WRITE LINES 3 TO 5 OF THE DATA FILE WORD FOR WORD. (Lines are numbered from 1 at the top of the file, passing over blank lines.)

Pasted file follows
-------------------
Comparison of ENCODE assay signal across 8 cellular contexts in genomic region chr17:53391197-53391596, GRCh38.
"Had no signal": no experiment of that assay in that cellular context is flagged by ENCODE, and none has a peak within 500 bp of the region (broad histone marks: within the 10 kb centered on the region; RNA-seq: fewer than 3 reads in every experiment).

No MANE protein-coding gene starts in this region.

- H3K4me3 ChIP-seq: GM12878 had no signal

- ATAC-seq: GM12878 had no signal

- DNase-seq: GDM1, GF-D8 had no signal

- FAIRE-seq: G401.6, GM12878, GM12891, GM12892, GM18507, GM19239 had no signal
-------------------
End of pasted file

No MANE protein-coding gene starts in this region.

- H3K4me3 ChIP-seq: GM12878 had no signal

- ATAC-seq: GM12878 had no signal